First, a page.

Welcome to the Optimal Stopping and Control Reading Seminar, run by the students of Columbia University.
This Spring we will continue studying Optimal Stopping anf Stochastic Control Theory. Our talks will be held in hybrid form over Zoom and in Columbia University on Wednesdays from 6p.m. to 7p.m. EDT.
This seminar is the logical continuation of the seminar held in Fall - OS Seminar, Fall 2021.
If you would like to come or to be added on the mailing list, please email email@example.com.
|Date and time||Speaker||Title and abstract|
|Wednesday, April 27, 6:00p.m. EDT||Hindy Drillick||A History of Ulam's Problem
In this talk we will discuss the history of Ulam's problem which is about finding the distribution of the length of the longest increasing subsequence of a random permutation. We will use methods from interacting particle systems to prove a law of large numbers for this problem.
|Date and time||Speaker||Title and abstract|
|Wednesday, January 26, 6:00p.m. EDT||Georgy Gaitsgori||On Chow-Robbins Game, Part 3: Continuous time problem and final remarks
We will finish our discussion about Chow-Robbins game by exploring the continuous time problem, the latest paper in the topic, and some proofs we omitted last times.
|Wednesday, February 2, 6:00p.m. EDT||Georgy Gaitsgori||Introduction to control - Deterministic optimal control
We will start reading the book "Controlled Markov Processes" by Fleming and Soner, and we will go over the first part of the first chapter. We will introduce an optimal control problem, discuss some examples, and how different problems can be formulated. We will also introduce the dynamic programming principle and, if time permits, the dynamic programming equation.
|Wednesday, February 9, 6:00p.m. EDT||Georgy Gaitsgori||Verification theorems, Dynamic programming and Pontryagin's principle
We continue reading the first chapter of Fleming and Soner's book. We review what we discussed last time, then we will disciss and prove two verification theorems considering the dynamic programming equation. After that, we will discuss Pontryagin's principle, which provides a general set of necessary conditions for an extremum in an optimal control problem.
|Wednesday, February 16, 6:00p.m. EDT||Shalin Parekh||Fleming and Soner chapter 1.8 and 1.9
Calculus of variations and Hamilton Jacobi equations.
|Wednesday, February 23, 6:00p.m. EDT||Hindy Drillick||Fleming and Soner chapter 1.8 and 1.9, part 2
We will continue reading section 1.8 of Fleming and Soner covering convex duality and Hamilton Jacobi equations.
|Wednesday, March 2, 6:00p.m. EDT||Shalin Parekh||Intro to viscosity solutions
We will start reading the next chapter in Fleming and Soner, namely we will go over parts 2.3-2.5.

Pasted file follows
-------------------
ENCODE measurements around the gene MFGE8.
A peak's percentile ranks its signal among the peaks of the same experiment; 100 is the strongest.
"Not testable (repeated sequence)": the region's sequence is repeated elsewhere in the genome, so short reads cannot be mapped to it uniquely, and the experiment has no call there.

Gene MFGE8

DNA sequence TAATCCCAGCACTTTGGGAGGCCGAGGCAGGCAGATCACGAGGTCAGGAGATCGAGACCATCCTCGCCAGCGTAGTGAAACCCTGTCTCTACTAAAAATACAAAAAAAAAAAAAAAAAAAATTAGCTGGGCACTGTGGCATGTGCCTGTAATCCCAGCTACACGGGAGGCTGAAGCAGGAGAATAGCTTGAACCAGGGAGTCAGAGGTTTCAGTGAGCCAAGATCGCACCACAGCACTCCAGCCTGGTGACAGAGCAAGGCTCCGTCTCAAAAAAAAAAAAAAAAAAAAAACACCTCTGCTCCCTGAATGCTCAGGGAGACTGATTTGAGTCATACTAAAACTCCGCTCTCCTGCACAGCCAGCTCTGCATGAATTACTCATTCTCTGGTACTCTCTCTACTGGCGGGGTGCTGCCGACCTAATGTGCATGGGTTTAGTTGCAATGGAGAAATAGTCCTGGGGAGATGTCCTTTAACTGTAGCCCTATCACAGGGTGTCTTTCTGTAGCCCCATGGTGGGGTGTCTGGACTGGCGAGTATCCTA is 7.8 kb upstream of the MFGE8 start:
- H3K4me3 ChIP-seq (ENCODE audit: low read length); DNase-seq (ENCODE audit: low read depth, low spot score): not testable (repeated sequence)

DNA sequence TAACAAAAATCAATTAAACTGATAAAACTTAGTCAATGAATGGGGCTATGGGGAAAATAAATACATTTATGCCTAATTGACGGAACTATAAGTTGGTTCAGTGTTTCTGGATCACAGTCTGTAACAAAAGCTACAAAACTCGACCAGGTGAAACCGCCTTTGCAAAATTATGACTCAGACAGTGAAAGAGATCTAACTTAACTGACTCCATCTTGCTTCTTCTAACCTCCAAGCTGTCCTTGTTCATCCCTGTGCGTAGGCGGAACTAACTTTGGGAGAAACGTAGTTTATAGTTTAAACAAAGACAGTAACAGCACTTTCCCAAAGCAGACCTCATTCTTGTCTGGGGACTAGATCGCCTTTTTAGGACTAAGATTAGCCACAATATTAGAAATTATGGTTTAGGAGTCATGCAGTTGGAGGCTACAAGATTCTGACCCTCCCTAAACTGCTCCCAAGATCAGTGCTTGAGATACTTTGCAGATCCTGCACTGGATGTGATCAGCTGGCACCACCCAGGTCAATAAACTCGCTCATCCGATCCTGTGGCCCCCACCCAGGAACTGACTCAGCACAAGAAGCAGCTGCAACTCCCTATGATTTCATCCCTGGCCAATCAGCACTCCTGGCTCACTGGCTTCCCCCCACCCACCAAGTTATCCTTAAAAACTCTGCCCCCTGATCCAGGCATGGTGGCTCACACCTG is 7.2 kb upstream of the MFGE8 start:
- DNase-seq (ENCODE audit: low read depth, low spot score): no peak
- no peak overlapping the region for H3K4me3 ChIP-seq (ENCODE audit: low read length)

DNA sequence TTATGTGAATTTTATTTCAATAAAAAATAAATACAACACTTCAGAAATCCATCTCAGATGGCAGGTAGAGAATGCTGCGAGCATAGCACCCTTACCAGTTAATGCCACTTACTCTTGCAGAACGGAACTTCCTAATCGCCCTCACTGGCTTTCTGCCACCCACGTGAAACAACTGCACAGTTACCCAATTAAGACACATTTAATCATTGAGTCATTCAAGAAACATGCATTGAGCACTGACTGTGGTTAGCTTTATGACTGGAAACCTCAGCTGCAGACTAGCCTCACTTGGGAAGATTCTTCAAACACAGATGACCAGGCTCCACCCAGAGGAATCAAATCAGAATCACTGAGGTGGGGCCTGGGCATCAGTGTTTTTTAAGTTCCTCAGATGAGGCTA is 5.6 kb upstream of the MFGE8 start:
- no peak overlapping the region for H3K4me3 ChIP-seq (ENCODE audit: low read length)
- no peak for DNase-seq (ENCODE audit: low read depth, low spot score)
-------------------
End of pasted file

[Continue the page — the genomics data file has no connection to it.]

|Wednesday, March 9, 6:00p.m. EDT||Sid Mane||How Stochastic Optimality is Deterministic
In today's talk, we peel back the history of dynamic programming in mathematical finance, tracing it to a 2008 paper of Alexander Schied, Torsten Schoneborn, and Michael Tehranchi. We will state the optimal liquidation problem, then show that the maximal expected utility for such a problem can be realized by means of a purely deterministic strategy.
|Wednesday, March 16, 6:00p.m. EDT||No seminar (Spring break)||
|Wednesday, March 23, 6:00p.m. EDT||Sid Mane||How Stochastic Optimality is Deterministic, part 2
As we continue our consideration of optimal basket liquidation, we will observe the power of the Radon-Nikodym density, proving both that an optimal liquidation strategy is deterministic and that it exists. Time-permitting, we will also discuss some of the examples in the paper.
|Wednesday, March 30, 6:00p.m. EDT||Georgy Gaitsgori||Introduction to controlled Markov processes
We will start reading chapter 3 of Fleming and Soner. We will remind some basic notions from Markov processes, then provide some examples of control problems for such processes. After that, we will formally derive dynamic programming equation and prove one verification theorem.
|Wednesday, April 6, 6:00p.m. EDT||Aditya Makkar||Introduction to Markov decision processes
Markov decision processes (MDPs) are a class of discrete-time stochastic control processes with a very special structure that makes them amenable to simple analysis. Despite this special structure they have many applications, for example in reinforcement learning. We will start with carefully defining the Markov decision process and then prove two intuitive results - one of them by Blackwell (1964). Time permitting, we end with a brief discussion on connections with reinforcement learning.
|Wednesday, April 13, 6:00p.m. EDT||Aditya Makkar||Basic results in Markov decision processes
We continue with our discussion from last time where we defined the Markov decision processes. We start with defining the notions of optimality and then discuss results when a policy is optimal.
|Wednesday, April 20, 6:00p.m. EDT||Sid Mane||Sannikov: Convexity, Monotonicity, Existence, and Optimality
The paper's main course: we show a solution to our contract problem exists and that it must satisfy certain regularity properties. We satiate or hunger for Optimality be establishing suitable conditions and showing they hold. We conclude with some economic food for thought.